Dane County Circuit Court Judge William Foust handed down a sentence of six months jail time and more than $80,000 in restitution and fines to former State Sen. Brian Burke, D-Milwaukee, at the Dane County Courthouse Wednesday.
Burke struck a plea bargain with Dane County District Attorney Brian Blanchard in early October, admitting guilt to one felony count and one misdemeanor, both of which stemmed from charges that he misused his Capitol office for political purposes and obstructed police in his botched 2002 run for state attorney general.
"I like to think this is a positive move," Blanchard said after the sentencing. "But it's not a happy day for anybody. It is a case that had real consequences for a person, and true reform has to come from the public and those in positions of power."
Through an investigation into the Legislative Caucus Scandal, Burke — who was one of the most powerful Democrats in the state — was found to have illegally used his office to further his future campaign and criminally raised funds for the campaign.
"You had a long and distinguished career in public service. You brought that crashing down around yourself and your family, Mr. Burke," Foust said, noting he was a "young public defender" in Milwaukee at the same time Burke was a "young district attorney."
In his recommendation, Blanchard asked that Burke's sentence include two years probation with no more than a six-month jail term and $88,000 restitution. But Foust said probation was not appropriate in Burke's situation and would add to the already burdensome case load of probation agents.
"I thought it was a fair sentence. I thought it was appropriate and I thought the judge considered everything submitted by both parties," Blanchard said. "And it's a just result."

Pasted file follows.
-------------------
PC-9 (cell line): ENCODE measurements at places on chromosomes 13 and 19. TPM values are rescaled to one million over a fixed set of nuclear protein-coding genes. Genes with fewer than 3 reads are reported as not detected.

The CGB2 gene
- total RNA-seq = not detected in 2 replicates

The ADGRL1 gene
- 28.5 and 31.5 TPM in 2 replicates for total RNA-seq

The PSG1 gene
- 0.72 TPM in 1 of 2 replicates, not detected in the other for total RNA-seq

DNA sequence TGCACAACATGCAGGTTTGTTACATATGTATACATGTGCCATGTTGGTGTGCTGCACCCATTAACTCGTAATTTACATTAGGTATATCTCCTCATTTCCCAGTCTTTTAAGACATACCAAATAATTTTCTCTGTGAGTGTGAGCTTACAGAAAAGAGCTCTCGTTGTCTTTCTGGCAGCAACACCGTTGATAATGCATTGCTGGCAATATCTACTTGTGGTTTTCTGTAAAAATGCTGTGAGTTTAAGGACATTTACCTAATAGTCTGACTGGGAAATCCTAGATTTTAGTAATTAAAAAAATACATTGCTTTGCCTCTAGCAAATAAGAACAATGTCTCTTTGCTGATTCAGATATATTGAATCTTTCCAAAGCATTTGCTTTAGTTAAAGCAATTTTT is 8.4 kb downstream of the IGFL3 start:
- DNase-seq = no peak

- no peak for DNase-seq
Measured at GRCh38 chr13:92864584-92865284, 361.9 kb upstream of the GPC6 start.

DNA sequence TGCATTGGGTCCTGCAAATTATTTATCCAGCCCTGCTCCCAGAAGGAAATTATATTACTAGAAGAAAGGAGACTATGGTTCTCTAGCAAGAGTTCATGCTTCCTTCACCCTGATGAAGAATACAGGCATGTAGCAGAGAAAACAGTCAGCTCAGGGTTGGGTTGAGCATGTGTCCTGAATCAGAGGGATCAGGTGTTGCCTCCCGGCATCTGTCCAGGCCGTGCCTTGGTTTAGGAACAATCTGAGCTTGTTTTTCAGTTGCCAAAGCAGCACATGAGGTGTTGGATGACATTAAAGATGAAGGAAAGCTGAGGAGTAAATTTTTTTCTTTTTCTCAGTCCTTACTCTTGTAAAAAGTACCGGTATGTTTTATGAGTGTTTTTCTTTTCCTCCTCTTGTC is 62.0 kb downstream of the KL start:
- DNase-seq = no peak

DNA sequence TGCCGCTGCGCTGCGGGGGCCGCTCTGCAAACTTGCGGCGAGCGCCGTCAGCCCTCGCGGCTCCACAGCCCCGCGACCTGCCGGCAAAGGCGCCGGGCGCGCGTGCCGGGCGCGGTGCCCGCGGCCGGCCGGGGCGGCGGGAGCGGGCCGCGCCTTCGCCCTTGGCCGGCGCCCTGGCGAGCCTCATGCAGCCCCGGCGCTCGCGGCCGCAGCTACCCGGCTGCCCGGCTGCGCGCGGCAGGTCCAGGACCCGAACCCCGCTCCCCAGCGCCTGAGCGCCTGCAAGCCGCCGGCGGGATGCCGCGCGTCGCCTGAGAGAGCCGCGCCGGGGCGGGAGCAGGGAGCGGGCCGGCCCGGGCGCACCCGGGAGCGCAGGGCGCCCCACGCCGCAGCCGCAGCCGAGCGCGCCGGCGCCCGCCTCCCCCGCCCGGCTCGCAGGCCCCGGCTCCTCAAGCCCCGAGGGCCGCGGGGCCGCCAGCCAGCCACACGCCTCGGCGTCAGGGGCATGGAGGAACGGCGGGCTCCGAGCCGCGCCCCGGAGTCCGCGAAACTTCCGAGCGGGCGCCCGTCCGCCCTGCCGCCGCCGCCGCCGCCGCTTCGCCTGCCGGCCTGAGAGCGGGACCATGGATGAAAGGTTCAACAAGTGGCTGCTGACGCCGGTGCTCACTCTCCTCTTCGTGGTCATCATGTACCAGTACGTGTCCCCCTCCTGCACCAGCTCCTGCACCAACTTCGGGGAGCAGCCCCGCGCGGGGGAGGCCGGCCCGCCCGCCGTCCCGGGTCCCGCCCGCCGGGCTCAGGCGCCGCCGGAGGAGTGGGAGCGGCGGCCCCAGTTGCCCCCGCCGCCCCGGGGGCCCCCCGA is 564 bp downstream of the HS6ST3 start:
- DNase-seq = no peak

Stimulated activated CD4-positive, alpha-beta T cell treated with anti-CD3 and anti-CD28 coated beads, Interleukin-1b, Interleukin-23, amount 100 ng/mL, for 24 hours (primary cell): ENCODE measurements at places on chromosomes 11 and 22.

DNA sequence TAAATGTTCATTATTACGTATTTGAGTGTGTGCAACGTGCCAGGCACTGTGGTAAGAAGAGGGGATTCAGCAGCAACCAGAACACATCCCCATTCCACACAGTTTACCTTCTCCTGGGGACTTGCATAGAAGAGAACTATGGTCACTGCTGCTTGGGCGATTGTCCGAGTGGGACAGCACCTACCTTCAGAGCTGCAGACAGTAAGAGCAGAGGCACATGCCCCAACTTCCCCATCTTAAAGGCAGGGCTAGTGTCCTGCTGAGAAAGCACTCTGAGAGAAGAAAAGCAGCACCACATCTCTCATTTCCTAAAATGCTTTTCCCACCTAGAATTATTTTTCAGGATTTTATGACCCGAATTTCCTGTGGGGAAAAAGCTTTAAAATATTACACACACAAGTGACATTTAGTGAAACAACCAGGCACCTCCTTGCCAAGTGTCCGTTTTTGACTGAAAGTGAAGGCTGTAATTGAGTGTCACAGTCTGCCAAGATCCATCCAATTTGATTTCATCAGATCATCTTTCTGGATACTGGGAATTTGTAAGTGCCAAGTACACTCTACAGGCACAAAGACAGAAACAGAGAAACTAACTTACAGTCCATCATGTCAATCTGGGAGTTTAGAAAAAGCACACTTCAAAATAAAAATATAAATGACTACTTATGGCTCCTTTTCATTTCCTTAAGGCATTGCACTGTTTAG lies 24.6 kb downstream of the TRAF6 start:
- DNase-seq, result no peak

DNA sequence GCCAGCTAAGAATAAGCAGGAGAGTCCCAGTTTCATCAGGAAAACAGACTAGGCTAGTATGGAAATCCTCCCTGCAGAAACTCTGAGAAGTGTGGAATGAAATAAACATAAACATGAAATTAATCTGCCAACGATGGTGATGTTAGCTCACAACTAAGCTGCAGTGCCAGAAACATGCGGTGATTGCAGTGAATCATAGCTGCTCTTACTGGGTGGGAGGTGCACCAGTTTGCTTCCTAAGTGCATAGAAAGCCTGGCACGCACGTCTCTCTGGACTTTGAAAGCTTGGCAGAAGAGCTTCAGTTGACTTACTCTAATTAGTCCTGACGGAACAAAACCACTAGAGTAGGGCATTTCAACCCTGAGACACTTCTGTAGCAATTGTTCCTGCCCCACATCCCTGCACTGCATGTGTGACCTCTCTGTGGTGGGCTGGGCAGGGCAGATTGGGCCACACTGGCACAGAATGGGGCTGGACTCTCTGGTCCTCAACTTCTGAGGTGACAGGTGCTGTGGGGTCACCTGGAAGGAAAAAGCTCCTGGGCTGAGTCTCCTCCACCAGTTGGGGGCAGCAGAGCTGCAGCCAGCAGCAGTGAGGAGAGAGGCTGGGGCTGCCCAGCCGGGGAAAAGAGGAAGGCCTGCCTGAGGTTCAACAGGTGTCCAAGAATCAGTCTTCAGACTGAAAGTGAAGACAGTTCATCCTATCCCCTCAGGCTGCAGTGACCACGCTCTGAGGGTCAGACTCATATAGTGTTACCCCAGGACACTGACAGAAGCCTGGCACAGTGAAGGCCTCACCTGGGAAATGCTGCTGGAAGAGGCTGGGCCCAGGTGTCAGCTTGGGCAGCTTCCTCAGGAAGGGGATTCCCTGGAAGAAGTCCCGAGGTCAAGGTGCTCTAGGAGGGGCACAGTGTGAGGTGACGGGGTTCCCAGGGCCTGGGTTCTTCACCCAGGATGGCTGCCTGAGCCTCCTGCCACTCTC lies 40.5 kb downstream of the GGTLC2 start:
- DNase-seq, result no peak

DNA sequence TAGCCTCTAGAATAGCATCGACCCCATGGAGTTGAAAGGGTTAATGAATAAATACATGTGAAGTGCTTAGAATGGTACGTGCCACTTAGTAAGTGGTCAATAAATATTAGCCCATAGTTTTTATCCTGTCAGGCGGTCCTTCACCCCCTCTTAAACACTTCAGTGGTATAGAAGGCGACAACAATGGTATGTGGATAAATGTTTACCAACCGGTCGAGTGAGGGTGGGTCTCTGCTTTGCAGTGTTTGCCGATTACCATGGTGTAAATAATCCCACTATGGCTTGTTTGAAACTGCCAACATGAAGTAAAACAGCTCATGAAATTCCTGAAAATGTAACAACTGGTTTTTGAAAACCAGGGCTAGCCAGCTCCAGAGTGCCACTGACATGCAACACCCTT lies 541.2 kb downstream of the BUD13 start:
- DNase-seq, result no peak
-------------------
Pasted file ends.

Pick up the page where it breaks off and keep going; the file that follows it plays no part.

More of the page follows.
Burke was ordered to pay $75,000 in restitution to the state, along with $9,497 in legal fees and a $2,500 fine. Burke was granted a Huber work release, which will allow him to leave the jail during the day.
Though controversial, Foust said Burke could use money from his campaign fund to pay the restitution, as Burke's lawyers had originally requested. Foust said he gives Burke credit for acknowledging guilt and for his willingness to cooperate with the court.
Burke's attorney, Bob Freibert, asked Foust for leniency at the hearing, suggesting Burke serve the six-month term at his home. Freibert referred to Burke as a "marked man."
"Brian never personally profited from this," Freibert said. "He is a fallen angel — but he is not the devil."
Burke also made a statement at his sentencing, speaking of his regret for his past actions and the effect it has had on his family.
"I am deeply sorry for what I did and what I failed to do," Burke said. "I'm the one who made the wrong choices, and I failed the public. This is difficult because my wife and three daughters have suffered as much or more than I have."
Blanchard called University of Wisconsin professor of political science and public affairs Dennis Dresang to give his opinion at the sentencing hearing. Though Burke's attorneys argued Dresang's testimony was not appropriate for the sentencing, Foust allowed him to be heard.
Dresang testified actions such as Burke's have led citizens to believe offices of public servants are rife with corruption and said scandal has caused a shift in "public attitude and political culture."